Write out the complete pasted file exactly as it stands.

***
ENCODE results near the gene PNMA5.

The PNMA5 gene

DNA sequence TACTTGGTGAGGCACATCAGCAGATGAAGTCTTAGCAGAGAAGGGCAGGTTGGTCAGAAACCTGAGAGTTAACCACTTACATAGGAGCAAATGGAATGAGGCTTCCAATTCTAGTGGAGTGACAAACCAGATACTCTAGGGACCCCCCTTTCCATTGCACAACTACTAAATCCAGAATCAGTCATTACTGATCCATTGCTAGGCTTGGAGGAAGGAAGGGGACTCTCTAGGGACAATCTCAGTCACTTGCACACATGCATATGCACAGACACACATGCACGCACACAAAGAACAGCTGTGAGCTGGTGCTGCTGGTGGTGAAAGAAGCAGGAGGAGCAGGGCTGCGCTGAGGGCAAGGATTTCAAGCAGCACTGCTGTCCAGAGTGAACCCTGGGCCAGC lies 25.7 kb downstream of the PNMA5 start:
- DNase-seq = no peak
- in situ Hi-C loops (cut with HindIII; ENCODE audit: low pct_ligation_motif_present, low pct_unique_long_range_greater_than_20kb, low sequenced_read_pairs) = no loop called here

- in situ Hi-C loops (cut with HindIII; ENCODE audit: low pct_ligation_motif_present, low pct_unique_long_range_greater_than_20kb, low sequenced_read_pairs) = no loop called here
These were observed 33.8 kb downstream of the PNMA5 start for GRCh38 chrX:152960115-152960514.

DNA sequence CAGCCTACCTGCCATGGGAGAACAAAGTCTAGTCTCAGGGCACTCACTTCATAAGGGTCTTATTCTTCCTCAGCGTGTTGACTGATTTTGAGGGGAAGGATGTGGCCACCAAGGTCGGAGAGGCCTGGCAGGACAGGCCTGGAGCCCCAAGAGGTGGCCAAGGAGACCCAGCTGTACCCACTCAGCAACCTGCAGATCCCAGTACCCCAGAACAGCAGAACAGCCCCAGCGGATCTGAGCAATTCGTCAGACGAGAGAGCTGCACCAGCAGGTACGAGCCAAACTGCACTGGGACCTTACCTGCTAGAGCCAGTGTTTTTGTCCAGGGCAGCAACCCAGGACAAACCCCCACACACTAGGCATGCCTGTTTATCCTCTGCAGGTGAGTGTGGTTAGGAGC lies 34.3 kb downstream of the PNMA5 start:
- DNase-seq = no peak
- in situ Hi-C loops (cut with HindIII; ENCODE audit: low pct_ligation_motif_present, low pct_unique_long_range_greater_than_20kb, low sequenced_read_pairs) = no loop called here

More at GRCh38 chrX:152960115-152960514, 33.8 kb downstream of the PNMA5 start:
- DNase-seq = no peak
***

ENCODE results near the gene PNMA5.

The PNMA5 gene

DNA sequence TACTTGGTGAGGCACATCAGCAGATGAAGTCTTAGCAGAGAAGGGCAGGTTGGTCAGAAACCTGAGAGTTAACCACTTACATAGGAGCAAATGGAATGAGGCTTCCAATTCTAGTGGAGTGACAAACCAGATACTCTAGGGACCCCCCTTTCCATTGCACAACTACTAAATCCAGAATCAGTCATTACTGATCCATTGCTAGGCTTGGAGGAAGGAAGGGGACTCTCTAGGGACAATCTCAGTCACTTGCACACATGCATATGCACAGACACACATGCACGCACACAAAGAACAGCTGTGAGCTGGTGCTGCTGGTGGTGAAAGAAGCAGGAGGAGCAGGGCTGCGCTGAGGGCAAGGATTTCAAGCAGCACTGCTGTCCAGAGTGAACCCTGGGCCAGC lies 25.7 kb downstream of the PNMA5 start:
- DNase-seq = no peak
- in situ Hi-C loops (cut with HindIII; ENCODE audit: low pct_ligation_motif_present, low pct_unique_long_range_greater_than_20kb, low sequenced_read_pairs) = no loop called here

- in situ Hi-C loops (cut with HindIII; ENCODE audit: low pct_ligation_motif_present, low pct_unique_long_range_greater_than_20kb, low sequenced_read_pairs) = no loop called here
These were observed 33.8 kb downstream of the PNMA5 start for GRCh38 chrX:152960115-152960514.

DNA sequence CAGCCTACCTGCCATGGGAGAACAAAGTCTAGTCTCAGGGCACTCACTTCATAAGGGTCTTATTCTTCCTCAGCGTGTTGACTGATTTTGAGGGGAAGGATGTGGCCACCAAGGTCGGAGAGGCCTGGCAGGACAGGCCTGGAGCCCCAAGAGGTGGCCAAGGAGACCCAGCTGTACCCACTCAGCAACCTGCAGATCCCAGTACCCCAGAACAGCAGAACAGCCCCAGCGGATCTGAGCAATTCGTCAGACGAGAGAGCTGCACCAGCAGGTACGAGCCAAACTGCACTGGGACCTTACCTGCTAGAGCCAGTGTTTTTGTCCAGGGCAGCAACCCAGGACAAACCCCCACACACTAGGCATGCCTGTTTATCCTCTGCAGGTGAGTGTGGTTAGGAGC lies 34.3 kb downstream of the PNMA5 start:
- DNase-seq = no peak
- in situ Hi-C loops (cut with HindIII; ENCODE audit: low pct_ligation_motif_present, low pct_unique_long_range_greater_than_20kb, low sequenced_read_pairs) = no loop called here

More at GRCh38 chrX:152960115-152960514, 33.8 kb downstream of the PNMA5 start:
- DNase-seq = no peak